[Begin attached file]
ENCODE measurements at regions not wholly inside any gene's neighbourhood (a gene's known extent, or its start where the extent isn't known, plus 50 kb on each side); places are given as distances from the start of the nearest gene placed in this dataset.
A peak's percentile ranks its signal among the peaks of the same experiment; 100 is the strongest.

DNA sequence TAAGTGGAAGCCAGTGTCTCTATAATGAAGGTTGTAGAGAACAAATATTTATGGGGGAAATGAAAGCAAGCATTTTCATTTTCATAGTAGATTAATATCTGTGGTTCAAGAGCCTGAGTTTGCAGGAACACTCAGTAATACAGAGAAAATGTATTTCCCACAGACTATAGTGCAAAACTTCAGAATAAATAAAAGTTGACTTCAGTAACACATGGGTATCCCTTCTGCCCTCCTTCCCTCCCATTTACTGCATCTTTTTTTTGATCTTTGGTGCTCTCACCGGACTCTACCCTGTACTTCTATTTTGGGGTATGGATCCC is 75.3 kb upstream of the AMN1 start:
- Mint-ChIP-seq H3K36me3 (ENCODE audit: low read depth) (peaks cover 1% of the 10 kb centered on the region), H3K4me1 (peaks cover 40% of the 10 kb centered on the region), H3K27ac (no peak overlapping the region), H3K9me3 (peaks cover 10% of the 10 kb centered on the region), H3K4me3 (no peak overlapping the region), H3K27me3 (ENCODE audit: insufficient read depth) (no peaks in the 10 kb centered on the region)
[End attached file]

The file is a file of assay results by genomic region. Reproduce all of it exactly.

ENCODE measurements at regions not wholly inside any gene's neighbourhood (a gene's known extent, or its start where the extent isn't known, plus 50 kb on each side); places are given as distances from the start of the nearest gene placed in this dataset.
A peak's percentile ranks its signal among the peaks of the same experiment; 100 is the strongest.

DNA sequence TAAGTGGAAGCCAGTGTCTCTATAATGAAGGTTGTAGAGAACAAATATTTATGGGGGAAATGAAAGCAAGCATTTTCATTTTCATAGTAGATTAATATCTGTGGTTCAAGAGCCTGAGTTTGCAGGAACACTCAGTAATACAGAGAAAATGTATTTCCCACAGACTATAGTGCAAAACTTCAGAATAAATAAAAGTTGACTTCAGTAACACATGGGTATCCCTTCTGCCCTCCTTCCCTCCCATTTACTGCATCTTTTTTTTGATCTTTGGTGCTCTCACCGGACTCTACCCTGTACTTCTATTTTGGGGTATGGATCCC is 75.3 kb upstream of the AMN1 start:
- Mint-ChIP-seq H3K36me3 (ENCODE audit: low read depth) (peaks cover 1% of the 10 kb centered on the region), H3K4me1 (peaks cover 40% of the 10 kb centered on the region), H3K27ac (no peak overlapping the region), H3K9me3 (peaks cover 10% of the 10 kb centered on the region), H3K4me3 (no peak overlapping the region), H3K27me3 (ENCODE audit: insufficient read depth) (no peaks in the 10 kb centered on the region)